Leaps in technology have not brought huge economic strides
A growing number of economists are wondering if the technological revolution has been greatly overhyped
But a funny thing happened on the way to the techno-revolution. We did not get a sustained return to rapid economic progress. Instead it was more of a one-time spurt which sputtered out about a decade ago
Remember Douglas Adams’s 1979 novel The Hitchhiker’s Guide to the Galaxy? It began with some technology snark, dismissing Earth as a planet whose life-forms “are so amazingly primitive that they still think digital watches are a pretty neat idea”. But that was then, in the early stages of the information technology revolution.
Since then we’ve moved on to much more significant things, so much so that the big technology idea of 2015, so far, is a digital watch. But this one tells you to stand up if you’ve been sitting too long!
Okay, I’m snarking too. But there is a real question here. Everyone knows that we live in an era of incredibly rapid technological change, which is changing everything. But what if what everyone knows is wrong? And I’m not being wildly contrarian here. A growing number of economists, looking at the data on productivity and incomes, are wondering if the technological revolution has been greatly overhyped – and some technologists share their concern.
We’ve been here before. The Hitchhiker’s Guide was published during the era of the “productivity paradox”, a two-decade-long period during which technology seemed to be advancing rapidly – personal computing, cellphones, local area networks and the early stages of the internet – yet economic growth was sluggish and incomes stagnant. Many hypotheses were advanced to explain that paradox, with the most popular probably being that inventing a technology and learning to use it effectively aren’t the same thing. Give it time, said economic historians, and computers will eventually deliver the goods (and services).
This optimism seemed vindicated when productivity growth finally took off circa 1995. Progress was back.
But a funny thing happened on the way to the techno-revolution. We did not, it turned out, get a sustained return to rapid economic progress. Instead, it was more of a one-time spurt, which sputtered out about a decade ago. Since then, we’ve been living in an era of iPhones and iPads and iDontKnows, but even if you adjust for the effects of financial crisis, growth and trends in income have reverted to the sluggishness that characterised the 1970s and 1980s. The whole digital era, spanning more than four decades, is looking like a disappointment. New technologies have yielded great headlines, but modest economic results. Why?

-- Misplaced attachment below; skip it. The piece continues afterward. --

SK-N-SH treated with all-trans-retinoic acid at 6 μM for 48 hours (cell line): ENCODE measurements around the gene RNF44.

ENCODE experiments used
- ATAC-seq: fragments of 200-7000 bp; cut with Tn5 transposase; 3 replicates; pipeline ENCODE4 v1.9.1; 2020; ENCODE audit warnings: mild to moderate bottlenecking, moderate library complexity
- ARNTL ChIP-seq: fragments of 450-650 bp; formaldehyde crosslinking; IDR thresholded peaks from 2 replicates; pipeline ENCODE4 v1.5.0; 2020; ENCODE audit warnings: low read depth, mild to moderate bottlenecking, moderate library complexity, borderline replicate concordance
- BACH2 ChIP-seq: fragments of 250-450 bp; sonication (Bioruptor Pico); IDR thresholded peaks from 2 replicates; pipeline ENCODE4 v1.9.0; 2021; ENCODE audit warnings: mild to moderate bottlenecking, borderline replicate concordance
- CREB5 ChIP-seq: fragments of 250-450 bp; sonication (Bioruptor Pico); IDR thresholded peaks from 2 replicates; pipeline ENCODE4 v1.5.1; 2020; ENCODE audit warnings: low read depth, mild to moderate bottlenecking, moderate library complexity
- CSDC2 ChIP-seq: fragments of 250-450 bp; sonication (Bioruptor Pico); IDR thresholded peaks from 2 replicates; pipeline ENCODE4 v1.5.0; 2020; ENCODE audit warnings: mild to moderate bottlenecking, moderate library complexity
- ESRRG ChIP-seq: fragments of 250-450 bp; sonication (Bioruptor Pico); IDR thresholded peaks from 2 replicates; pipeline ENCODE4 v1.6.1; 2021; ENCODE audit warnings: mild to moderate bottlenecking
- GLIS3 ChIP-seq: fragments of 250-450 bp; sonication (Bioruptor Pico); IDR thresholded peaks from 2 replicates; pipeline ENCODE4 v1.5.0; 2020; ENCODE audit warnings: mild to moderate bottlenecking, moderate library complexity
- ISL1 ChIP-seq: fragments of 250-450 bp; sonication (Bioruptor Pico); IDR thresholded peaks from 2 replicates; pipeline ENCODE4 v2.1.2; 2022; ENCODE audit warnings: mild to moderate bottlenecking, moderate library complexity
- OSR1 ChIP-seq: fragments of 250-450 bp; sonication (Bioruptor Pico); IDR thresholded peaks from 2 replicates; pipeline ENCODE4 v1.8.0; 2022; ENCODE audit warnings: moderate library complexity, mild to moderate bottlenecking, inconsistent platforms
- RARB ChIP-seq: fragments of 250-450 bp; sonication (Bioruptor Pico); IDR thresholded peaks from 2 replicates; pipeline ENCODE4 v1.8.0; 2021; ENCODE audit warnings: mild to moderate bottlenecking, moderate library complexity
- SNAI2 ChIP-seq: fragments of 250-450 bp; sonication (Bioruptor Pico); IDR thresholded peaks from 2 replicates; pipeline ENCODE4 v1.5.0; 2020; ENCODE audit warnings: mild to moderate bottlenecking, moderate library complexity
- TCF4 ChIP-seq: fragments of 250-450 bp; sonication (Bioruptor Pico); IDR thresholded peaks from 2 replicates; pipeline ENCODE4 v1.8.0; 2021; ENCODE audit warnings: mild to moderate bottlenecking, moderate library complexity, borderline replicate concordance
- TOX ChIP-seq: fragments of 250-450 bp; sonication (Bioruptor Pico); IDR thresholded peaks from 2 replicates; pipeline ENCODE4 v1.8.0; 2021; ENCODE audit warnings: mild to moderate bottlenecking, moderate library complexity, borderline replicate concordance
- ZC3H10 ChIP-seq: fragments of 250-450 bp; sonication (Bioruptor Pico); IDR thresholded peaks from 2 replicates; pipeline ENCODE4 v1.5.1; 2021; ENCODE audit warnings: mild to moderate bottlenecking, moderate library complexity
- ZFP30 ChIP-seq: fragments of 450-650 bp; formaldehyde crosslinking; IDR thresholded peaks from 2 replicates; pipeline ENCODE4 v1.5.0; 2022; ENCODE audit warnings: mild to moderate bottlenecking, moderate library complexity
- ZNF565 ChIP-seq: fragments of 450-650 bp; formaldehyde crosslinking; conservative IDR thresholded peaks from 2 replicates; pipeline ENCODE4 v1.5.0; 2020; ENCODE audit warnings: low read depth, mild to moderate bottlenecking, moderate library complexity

GDP of fun
Another possibility is that new technologies are more fun than fundamental. Peter Thiel, one of the founders of PayPal, famously remarked we wanted flying cars but got 140 characters instead. And he’s not alone in suggesting that information technology that excites the twittering classes may not be a big deal for the economy as a whole.
So what do I think is going on with technology? The answer is I don’t know – but neither does anyone else. What I’m pretty sure about, however, is that we ought to scale back the hype.
Writing and talking breathlessly about how technology changes everything might seem harmless, but, in practice, it acts as a distraction from more mundane issues – and an excuse for handling those issues badly. If you go back to the 1930s, you find influential people saying the same things such people say nowadays: this isn’t really about the business cycle, never mind debates about macroeconomic policy; it’s about radical technological change and a workforce that lacks skills for the new era.
And, thanks to the second World War, we finally got the demand boost we needed, and all those supposedly unqualified workers – not to mention Rosie the Riveter – turned out to be quite useful in the modern economy, if given a chance.
Of course, there I go, invoking history. Don’t I understand that everything is different now? Well, I understand why people like to say that. But that doesn’t make it true. – (New York Times service)